Best way to find the inverse of a number?
I want to return the inverse of a number.
So now I can add the number to itself multiplied by negative 2.
x = y + (y * 2)
Or this x = y * (1) is a little simpler, but...
I know there's a simpler way to do this..


y + (y * 2) = y = the additive inverse of y
Yet you tried to get the multiplicative inverse initially by raising the number to the 1 power?
Which inverse did you want?

JChung2006 wrote:
y + (y * 2) = y = the additive inverse of y
Yet you tried to get the multiplicative inverse initially by raising the number to the 1 power?
Which inverse did you want?
I want to turn 5 into 5 or 10 into 10 
phreaks wrote:Best way to find the inverse of a number?
I thouhgt I could raise the number to the power of negative 1 and it would return the inverse, but sadly; my math must be rusty.
So now I am adding the number to itself multiplied by negative 2.
x = y + (y * 2)
I know there's a simpler way to do this..
NegValue = Value *1
where say Value is decimal 1.25 and NegValue is also deciaml then just
NegValue = Value *1.0M;
and NegValue will be 1.25M;
HTH

0  y also works
Or just y 
phreaks wrote:
JChung2006 wrote:
y + (y * 2) = y = the additive inverse of y
Yet you tried to get the multiplicative inverse initially by raising the number to the 1 power?
Which inverse did you want?
I want to turn 5 into 5 or 10 into 10

Ion Todirel wrote:
phreaks wrote:
JChung2006 wrote:
y + (y * 2) = y = the additive inverse of y
Yet you tried to get the multiplicative inverse initially by raising the number to the 1 power?
Which inverse did you want?
I want to turn 5 into 5 or 10 into 10
Ya, but there is no math.inverse(number) method.
int x =9;
x = x;
Can you do that?
EDIT: apparently you can. Duh!
Thanks. 
WHAT THE HELL!!!
x? That's it. I can't believe I've been using C# this long and haven't caught on to that.
sigh
C# just became the Mc Donalds of programming languages. 
phreaks wrote:
I know there's a simpler way to do this..
If you are only dealing with integers, the operation is flip the bits and add one. Modern computers store integers in what's known as "twos compliment" notation.
The CPU you are targeting probably has a "compliment" instruction to flip the bits and an "increment" instruction to add 1. Two clock cycles is about as good as your going to get on most modern CPUs.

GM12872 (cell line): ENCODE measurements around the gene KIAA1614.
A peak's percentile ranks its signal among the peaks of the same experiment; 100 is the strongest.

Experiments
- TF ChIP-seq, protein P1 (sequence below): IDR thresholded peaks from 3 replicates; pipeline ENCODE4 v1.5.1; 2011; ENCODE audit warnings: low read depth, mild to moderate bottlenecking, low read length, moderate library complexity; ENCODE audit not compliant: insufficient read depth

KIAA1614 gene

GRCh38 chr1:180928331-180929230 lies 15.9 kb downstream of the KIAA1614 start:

Although, I've seen some CISC machines with a "negate" instruction, which has the effect of the combined two instructions mentioned above.

Detroit Muscle wrote:
phreaks wrote:
I know there's a simpler way to do this..
If you are only dealing with integers, the operation is flip the bits and add one. Modern computers store integers in what's known as "twos compliment" notation.
The CPU you are targeting probably has a "compliment" instruction to flip the bits and an "increment" instruction to add 1. Two clock cycles is about as good as your going to get on most modern CPUs.
Although, I've seen some CISC machines with a "negate" instruction, which has the effect of the combined two instructions mentioned above.
Both x86 assembly and .Net intermediate code (CIL) have a negate instruction. I can't seem to find the number of cycles they're supposed to take, though.

CannotResolveSymbol wrote:
Both x86 assembly and .Net intermediate code (CIL) have a negate instruction. I can't seem to find the number of cycles they're supposed to take, though.
Negate is a cheap operation. It's slightly more expensive than AND and OR, but less expensive than ADD, and a lot faster than MOV, IMUL and IDIV

JoshB wrote:
sigh
C# just became the Mc Donalds of programming languages.
Is that a good thing?

Detroit Muscle wrote:
The CPU you are targeting probably has a "compliment" instruction to flip the bits and an "increment" instruction to add 1. Two clock cycles is about as good as your going to get on most modern CPUs.
The Pentium can do a negate on a register in 1 clock cycle, it takes slightly longer if the operand is in memory (3 cycles IIRC). 
Detroit Muscle wrote:
phreaks wrote:
I know there's a simpler way to do this..
If you are only dealing with integers, the operation is flip the bits and add one. Modern computers store integers in what's known as "twos compliment" notation.
The CPU you are targeting probably has a "compliment" instruction to flip the bits and an "increment" instruction to add 1. Two clock cycles is about as good as your going to get on most modern CPUs.
Although, I've seen some CISC machines with a "negate" instruction, which has the effect of the combined two instructions mentioned above.
Hey, he said a simpler way.
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